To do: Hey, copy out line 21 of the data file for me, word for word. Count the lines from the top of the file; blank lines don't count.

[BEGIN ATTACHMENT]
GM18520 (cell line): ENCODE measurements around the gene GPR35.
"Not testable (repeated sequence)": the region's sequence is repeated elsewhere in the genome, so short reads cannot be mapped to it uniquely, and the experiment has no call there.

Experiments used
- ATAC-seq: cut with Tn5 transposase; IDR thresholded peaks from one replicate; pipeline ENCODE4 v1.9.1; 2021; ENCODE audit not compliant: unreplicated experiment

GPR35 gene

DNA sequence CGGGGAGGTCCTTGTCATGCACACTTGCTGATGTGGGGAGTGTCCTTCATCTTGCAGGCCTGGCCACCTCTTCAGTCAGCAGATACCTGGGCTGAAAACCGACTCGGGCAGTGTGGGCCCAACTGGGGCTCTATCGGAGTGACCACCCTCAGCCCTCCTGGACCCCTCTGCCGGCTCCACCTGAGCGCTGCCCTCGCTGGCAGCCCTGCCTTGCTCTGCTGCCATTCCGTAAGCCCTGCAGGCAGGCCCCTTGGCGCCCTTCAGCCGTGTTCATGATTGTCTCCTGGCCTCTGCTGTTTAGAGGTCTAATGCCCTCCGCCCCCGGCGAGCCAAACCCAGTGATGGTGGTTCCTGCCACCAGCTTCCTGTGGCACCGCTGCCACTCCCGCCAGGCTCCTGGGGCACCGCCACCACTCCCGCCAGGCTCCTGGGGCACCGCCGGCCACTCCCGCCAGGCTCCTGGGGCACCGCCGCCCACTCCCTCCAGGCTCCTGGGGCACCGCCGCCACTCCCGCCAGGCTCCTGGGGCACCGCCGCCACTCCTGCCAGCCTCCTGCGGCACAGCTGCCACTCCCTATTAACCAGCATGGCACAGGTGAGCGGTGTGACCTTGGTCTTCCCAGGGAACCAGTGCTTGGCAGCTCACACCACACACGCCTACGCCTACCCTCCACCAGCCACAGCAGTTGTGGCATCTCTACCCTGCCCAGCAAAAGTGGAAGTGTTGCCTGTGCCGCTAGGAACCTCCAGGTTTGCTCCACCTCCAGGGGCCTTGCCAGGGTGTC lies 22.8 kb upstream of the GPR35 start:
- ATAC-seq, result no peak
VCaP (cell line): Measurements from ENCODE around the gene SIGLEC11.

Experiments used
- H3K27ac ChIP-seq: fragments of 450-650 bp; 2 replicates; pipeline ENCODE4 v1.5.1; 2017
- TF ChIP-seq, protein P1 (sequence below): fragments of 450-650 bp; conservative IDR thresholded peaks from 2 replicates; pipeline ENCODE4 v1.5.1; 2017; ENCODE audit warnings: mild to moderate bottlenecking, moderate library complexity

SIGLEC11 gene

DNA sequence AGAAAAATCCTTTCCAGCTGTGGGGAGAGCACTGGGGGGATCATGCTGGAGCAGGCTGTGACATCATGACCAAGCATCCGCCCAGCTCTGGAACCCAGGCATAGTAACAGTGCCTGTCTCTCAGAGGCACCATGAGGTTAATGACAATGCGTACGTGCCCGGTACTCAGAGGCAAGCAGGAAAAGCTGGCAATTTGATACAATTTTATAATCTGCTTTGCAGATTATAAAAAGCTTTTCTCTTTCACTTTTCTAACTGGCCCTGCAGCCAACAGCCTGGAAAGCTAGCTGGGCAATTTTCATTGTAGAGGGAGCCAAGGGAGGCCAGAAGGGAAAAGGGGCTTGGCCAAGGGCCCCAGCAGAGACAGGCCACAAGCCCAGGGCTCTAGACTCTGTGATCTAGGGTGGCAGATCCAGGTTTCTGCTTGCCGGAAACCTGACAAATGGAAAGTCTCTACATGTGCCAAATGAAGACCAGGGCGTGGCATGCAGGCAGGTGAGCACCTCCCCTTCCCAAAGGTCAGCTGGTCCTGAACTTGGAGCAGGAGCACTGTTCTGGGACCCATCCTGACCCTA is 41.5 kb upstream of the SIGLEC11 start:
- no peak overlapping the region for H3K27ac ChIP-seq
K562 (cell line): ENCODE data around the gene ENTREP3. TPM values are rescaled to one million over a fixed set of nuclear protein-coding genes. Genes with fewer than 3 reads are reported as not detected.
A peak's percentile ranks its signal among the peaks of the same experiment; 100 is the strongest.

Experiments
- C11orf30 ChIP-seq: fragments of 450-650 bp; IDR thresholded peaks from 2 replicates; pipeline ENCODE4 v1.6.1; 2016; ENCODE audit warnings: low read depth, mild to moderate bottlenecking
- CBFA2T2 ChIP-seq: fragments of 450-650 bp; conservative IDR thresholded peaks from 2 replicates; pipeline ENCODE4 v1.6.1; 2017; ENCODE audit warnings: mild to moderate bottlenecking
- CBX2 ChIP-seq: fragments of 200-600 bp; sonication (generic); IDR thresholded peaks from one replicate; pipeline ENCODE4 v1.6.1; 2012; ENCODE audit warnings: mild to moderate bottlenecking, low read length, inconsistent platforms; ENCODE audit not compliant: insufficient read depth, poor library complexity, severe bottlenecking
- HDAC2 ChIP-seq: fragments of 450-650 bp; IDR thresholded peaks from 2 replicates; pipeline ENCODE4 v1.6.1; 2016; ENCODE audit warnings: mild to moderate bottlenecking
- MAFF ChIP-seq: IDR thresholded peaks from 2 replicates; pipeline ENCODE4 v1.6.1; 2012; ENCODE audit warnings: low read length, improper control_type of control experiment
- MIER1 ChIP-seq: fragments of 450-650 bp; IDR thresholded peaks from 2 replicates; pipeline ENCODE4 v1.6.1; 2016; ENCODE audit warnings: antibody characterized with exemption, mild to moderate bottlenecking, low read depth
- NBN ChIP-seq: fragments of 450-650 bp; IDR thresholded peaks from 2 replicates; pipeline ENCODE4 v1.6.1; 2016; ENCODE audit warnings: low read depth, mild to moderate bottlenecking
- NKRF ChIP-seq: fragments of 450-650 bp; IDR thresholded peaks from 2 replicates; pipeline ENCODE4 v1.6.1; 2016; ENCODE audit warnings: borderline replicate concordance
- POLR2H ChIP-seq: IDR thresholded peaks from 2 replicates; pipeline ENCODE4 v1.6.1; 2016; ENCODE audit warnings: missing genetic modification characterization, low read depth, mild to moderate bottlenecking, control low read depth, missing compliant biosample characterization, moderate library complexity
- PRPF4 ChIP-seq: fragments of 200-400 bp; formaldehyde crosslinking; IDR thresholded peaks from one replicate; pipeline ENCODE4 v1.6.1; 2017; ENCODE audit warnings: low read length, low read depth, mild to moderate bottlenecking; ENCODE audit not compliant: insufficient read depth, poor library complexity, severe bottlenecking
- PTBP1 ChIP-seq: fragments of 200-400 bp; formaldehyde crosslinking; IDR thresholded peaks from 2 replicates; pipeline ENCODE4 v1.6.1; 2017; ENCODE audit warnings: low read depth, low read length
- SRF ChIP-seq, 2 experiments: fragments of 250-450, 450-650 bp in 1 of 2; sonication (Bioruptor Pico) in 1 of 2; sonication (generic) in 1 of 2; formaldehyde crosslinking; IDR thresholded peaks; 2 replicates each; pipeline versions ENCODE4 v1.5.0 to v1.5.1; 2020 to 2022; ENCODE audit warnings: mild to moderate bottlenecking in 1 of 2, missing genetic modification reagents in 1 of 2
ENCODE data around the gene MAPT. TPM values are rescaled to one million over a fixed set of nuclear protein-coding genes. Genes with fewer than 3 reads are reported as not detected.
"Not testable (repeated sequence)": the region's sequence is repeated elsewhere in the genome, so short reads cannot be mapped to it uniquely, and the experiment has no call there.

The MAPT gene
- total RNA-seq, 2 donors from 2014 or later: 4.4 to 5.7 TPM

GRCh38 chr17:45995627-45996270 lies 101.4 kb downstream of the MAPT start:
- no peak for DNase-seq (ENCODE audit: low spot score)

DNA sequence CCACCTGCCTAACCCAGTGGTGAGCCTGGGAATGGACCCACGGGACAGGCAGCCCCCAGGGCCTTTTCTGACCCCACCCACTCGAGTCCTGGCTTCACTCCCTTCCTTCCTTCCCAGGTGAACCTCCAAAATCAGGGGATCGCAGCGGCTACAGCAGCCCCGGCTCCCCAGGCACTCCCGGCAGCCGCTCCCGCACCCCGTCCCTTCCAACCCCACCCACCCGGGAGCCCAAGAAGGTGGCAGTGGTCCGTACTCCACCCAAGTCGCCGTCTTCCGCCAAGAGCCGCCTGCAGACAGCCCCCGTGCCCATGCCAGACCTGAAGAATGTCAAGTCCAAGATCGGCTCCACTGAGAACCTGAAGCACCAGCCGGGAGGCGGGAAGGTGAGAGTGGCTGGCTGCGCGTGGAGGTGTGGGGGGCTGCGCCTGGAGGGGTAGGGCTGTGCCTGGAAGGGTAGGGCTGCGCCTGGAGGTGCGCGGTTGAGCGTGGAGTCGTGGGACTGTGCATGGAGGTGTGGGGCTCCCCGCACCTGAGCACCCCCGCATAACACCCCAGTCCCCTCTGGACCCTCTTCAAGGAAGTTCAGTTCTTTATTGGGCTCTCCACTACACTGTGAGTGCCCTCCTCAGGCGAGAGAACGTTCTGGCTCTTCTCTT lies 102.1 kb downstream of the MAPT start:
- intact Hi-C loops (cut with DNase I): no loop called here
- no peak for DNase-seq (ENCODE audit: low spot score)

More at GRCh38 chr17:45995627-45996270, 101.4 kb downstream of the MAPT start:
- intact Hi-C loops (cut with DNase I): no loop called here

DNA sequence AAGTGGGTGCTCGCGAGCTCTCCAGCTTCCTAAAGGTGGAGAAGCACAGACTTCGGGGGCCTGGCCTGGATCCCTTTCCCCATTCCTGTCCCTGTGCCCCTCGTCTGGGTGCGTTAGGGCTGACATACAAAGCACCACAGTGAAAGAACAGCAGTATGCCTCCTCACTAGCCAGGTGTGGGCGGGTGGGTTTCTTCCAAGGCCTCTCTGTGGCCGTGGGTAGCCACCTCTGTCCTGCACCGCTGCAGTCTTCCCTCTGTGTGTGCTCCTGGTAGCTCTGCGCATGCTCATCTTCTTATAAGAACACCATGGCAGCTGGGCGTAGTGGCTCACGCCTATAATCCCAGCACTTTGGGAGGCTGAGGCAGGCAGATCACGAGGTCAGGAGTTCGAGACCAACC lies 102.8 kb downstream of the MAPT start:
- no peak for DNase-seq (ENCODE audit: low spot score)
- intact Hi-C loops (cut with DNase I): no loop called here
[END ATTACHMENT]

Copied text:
- HDAC2 ChIP-seq: fragments of 450-650 bp; IDR thresholded peaks from 2 replicates; pipeline ENCODE4 v1.6.1; 2016; ENCODE audit warnings: mild to moderate bottlenecking